Few Americans would pay more taxes under McCain's plan, though not everybody would see a tax cut. The plan calls for maintaining George W. Bush's tax cuts, which are due to expire at the end of 2010, including the low rates on capital gains and corporate dividends, currently capped at 15 percent. McCain would gradually increase the exemption for dependents from $3,500 to $7,000 by 2016. He also promises to fix the Alternative Minimum Tax by permanently indexing its exemption to inflation. Plus, he would cut the estate tax, exempting the first $5 million and limiting the levy on the rest to 15 percent.
McCain advocates banning taxes on online sales and opposes any new levies on cell phone calls and text messages; he also would require that any future tax increase receive a three-fifths-majority vote in Congress. And he would give Americans the opportunity to opt out of the current tax structure for what he calls a "vastly less complicated system with two tax rates and a generous standard deduction."
As for the candidate's business tax agenda, McCain would lower the top corporate income tax rate from 35 percent to 25 percent; he has also proposed, without offering specifics, measures that would expand the corporate income tax base. He has pledged to end preferential treatment for oil and gas companies and would establish a permanent research and development tax credit of 10 percent of wages spent on R&D. And for five years, businesses would be able to expense certain equipment purchases immediately. On the other hand, he would repeal the Section 199 deduction for "domestic production activities," a deduction meant to encourage businesses to keep jobs on U.S. soil. The deduction will reach 9 percent in 2010.
What the Experts Say: According to an analysis by the nonpartisan Tax Policy Center, most Americans would get a smaller tax cut under McCain's plan than they would under Obama's proposal. On average, only the top 20 percent of earners -- those with incomes of more than $112,000 in 2009 -- would do better under McCain. As for the centerpiece of McCain's business agenda, the center notes that "other countries have been lowering their corporate tax rate and broadening the base, and similar changes in the United States could be beneficial."
Budgetary Impact: The Tax Policy Center estimates that McCain's agenda would cost the Treasury $4.2 trillion over 10 years. Not so, the campaign counters, noting the significant (and largely unspecified) spending cuts McCain has promised -- he has pledged to shrink entitlement programs and eliminate congressional earmarks -- as well as the economic growth that would be sparked by lower tax rates.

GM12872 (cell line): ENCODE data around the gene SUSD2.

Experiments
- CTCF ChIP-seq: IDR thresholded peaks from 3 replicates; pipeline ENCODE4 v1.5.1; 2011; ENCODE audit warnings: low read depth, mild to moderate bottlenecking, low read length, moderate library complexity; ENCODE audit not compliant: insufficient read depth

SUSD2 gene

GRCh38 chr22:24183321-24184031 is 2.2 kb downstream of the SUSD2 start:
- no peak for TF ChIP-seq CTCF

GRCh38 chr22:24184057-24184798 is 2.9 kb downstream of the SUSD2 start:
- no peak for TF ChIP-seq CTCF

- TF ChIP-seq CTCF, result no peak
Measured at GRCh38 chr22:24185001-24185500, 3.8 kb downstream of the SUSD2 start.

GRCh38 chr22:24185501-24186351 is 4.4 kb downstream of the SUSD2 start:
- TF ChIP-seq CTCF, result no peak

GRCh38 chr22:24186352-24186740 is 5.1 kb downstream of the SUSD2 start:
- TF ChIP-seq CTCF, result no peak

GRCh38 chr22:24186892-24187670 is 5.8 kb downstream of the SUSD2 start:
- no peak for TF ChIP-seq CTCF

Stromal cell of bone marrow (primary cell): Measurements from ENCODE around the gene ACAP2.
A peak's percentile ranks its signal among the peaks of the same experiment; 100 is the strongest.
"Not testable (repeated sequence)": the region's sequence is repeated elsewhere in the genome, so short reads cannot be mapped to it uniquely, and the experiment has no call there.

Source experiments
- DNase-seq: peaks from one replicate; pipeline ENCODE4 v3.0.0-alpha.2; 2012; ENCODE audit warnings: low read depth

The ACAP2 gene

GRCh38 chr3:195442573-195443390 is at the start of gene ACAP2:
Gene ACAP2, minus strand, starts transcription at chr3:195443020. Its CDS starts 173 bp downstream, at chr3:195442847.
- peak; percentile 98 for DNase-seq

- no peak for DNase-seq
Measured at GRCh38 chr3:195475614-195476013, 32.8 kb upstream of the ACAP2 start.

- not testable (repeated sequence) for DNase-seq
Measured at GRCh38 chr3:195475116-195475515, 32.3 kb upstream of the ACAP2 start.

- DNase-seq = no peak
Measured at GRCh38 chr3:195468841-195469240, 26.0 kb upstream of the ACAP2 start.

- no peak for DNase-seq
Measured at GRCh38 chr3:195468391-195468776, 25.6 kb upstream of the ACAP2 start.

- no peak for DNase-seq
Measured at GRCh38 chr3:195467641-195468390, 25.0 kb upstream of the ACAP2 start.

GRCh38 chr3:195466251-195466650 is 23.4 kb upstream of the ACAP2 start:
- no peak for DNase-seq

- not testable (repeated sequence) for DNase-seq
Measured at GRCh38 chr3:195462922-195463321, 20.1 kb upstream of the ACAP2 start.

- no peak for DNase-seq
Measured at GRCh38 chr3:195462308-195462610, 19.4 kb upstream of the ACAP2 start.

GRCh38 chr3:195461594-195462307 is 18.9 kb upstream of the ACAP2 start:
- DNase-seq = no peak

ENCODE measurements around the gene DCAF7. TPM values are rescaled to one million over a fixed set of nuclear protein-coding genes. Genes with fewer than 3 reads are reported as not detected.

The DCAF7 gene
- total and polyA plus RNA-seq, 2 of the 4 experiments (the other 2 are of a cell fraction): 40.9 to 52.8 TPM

Obama would make the Bush tax cuts permanent for most Americans and has also proposed a variety of tax credits. Among them: a $1,000 refundable tax credit per family to offset payroll taxes; expanding the Child and Dependent Care Tax Credit to make it refundable and allow low-income earners to claim up to 50 percent of the first $6,000 of child care costs; a $4,000 refundable credit against college tuition; extending the Earned Income Tax Credit to more low-income Americans; eliminating income tax for seniors making less than $50,000; a refundable mortgage interest credit of up to 10 percent; and a fix to the Alternative Minimum Tax.
On the other hand, families with income of more than $250,000 ($200,000 for individual filers) would see the Bush tax cuts disappear. Obama also proposes raising taxes on capital gains and corporate dividends for wealthy filers from the current 15 percent to 20 percent, and he seeks to eliminate the carried interest rules that allow hedge fund managers to treat much of their income as capital gains. Obama has proposed raising the cap on Social Security taxes, although perhaps with an exemption to protect those earning from $102,000 to $250,000. He supports an estate tax with a top rate of 45 percent and a $3.5 million exemption.
For businesses, Obama is proposing incentives to invest in small businesses and tax credits for small businesses that purchase health insurance for their employees. He would eliminate capital gains taxes for investors in start-ups and small businesses (terms that remain undefined by the campaign) and permanently resurrect the R&D credit for all companies.
Obama says he will cut taxes for firms that add jobs in the U.S. But some corporations would probably face additional taxes. He would end provisions that favor the oil and gas industries (although he would reward renewable energy production) and would close loopholes that allow companies to shelter income.
What the Experts Say: According to the Tax Policy Center, on average Obama's plan would result in a tax cut for all but the richest 1 percent of Americans, and most people would probably have more after-tax income than under McCain's proposal. This includes the nearly three-quarters of taxpayers reporting small-business income who fall into the 25 percent tax bracket or lower. Only those with household incomes of more than $500,000 in 2009 are more likely than not to see a tax increase.
Budgetary Impact: The Tax Policy Center estimates that Obama's plan will cost the Treasury $2.9 trillion in lost revenue over 10 years. Obama counters that he will cut government spending, particularly for the war in Iraq. However, much of his agenda includes spending increases, and Iraq war appropriations haven't been built into the regular budget -- they are additional obligations on top of an already yawning deficit.
Correction: The original version of this story, which appeared in the October 2008 issue, incorrectly stated that John McCain's tax plan would make permanent the limits for Section 179 expensing included in the 2008 stimulus.
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